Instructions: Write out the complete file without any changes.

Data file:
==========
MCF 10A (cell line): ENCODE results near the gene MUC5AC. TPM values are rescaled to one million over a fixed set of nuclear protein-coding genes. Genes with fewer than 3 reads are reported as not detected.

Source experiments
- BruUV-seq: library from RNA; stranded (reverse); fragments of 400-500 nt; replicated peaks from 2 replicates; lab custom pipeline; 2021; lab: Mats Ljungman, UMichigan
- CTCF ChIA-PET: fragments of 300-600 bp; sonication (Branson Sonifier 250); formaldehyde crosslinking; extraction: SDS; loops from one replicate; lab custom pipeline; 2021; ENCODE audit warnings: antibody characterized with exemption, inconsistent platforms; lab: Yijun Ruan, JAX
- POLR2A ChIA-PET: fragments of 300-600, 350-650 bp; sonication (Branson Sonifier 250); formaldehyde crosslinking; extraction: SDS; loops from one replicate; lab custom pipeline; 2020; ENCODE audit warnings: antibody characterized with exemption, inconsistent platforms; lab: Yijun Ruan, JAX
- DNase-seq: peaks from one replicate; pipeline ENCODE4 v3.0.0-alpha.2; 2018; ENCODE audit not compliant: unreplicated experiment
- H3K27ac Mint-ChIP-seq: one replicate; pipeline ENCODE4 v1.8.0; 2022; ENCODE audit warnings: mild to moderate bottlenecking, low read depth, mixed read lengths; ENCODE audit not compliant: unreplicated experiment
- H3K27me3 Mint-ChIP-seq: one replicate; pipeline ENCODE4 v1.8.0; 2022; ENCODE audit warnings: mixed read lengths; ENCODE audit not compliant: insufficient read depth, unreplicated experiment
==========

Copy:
MCF 10A (cell line): ENCODE results near the gene MUC5AC. TPM values are rescaled to one million over a fixed set of nuclear protein-coding genes. Genes with fewer than 3 reads are reported as not detected.

Source experiments
- BruUV-seq: library from RNA; stranded (reverse); fragments of 400-500 nt; replicated peaks from 2 replicates; lab custom pipeline; 2021; lab: Mats Ljungman, UMichigan
- CTCF ChIA-PET: fragments of 300-600 bp; sonication (Branson Sonifier 250); formaldehyde crosslinking; extraction: SDS; loops from one replicate; lab custom pipeline; 2021; ENCODE audit warnings: antibody characterized with exemption, inconsistent platforms; lab: Yijun Ruan, JAX
- POLR2A ChIA-PET: fragments of 300-600, 350-650 bp; sonication (Branson Sonifier 250); formaldehyde crosslinking; extraction: SDS; loops from one replicate; lab custom pipeline; 2020; ENCODE audit warnings: antibody characterized with exemption, inconsistent platforms; lab: Yijun Ruan, JAX
- DNase-seq: peaks from one replicate; pipeline ENCODE4 v3.0.0-alpha.2; 2018; ENCODE audit not compliant: unreplicated experiment
- H3K27ac Mint-ChIP-seq: one replicate; pipeline ENCODE4 v1.8.0; 2022; ENCODE audit warnings: mild to moderate bottlenecking, low read depth, mixed read lengths; ENCODE audit not compliant: unreplicated experiment
- H3K27me3 Mint-ChIP-seq: one replicate; pipeline ENCODE4 v1.8.0; 2022; ENCODE audit warnings: mixed read lengths; ENCODE audit not compliant: insufficient read depth, unreplicated experiment